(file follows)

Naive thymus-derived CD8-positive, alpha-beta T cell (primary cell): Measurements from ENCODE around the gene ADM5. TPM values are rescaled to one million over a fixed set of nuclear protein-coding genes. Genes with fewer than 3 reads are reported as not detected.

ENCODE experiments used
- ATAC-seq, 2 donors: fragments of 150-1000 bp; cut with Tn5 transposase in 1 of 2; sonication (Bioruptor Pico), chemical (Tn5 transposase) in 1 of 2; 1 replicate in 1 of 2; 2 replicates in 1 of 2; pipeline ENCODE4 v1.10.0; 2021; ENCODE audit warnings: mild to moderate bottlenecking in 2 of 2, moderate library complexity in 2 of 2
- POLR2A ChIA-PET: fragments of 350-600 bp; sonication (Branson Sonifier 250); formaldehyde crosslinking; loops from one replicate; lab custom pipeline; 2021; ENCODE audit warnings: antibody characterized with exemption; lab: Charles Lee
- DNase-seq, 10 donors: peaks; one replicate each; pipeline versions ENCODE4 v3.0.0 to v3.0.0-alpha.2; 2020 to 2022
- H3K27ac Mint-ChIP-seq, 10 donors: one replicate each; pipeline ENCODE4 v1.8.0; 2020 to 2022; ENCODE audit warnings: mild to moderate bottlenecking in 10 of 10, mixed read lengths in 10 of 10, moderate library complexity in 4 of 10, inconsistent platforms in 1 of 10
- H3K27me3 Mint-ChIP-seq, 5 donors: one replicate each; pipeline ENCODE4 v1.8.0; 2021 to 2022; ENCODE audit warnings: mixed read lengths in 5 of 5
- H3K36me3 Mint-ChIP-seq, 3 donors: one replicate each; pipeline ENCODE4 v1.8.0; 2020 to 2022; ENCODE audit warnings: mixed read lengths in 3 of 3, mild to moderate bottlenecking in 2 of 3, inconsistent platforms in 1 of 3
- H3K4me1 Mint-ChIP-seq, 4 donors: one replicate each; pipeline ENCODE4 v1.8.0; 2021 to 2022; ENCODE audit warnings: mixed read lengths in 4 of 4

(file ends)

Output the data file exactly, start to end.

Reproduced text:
Naive thymus-derived CD8-positive, alpha-beta T cell (primary cell): Measurements from ENCODE around the gene ADM5. TPM values are rescaled to one million over a fixed set of nuclear protein-coding genes. Genes with fewer than 3 reads are reported as not detected.

ENCODE experiments used
- ATAC-seq, 2 donors: fragments of 150-1000 bp; cut with Tn5 transposase in 1 of 2; sonication (Bioruptor Pico), chemical (Tn5 transposase) in 1 of 2; 1 replicate in 1 of 2; 2 replicates in 1 of 2; pipeline ENCODE4 v1.10.0; 2021; ENCODE audit warnings: mild to moderate bottlenecking in 2 of 2, moderate library complexity in 2 of 2
- POLR2A ChIA-PET: fragments of 350-600 bp; sonication (Branson Sonifier 250); formaldehyde crosslinking; loops from one replicate; lab custom pipeline; 2021; ENCODE audit warnings: antibody characterized with exemption; lab: Charles Lee
- DNase-seq, 10 donors: peaks; one replicate each; pipeline versions ENCODE4 v3.0.0 to v3.0.0-alpha.2; 2020 to 2022
- H3K27ac Mint-ChIP-seq, 10 donors: one replicate each; pipeline ENCODE4 v1.8.0; 2020 to 2022; ENCODE audit warnings: mild to moderate bottlenecking in 10 of 10, mixed read lengths in 10 of 10, moderate library complexity in 4 of 10, inconsistent platforms in 1 of 10
- H3K27me3 Mint-ChIP-seq, 5 donors: one replicate each; pipeline ENCODE4 v1.8.0; 2021 to 2022; ENCODE audit warnings: mixed read lengths in 5 of 5
- H3K36me3 Mint-ChIP-seq, 3 donors: one replicate each; pipeline ENCODE4 v1.8.0; 2020 to 2022; ENCODE audit warnings: mixed read lengths in 3 of 3, mild to moderate bottlenecking in 2 of 3, inconsistent platforms in 1 of 3
- H3K4me1 Mint-ChIP-seq, 4 donors: one replicate each; pipeline ENCODE4 v1.8.0; 2021 to 2022; ENCODE audit warnings: mixed read lengths in 4 of 4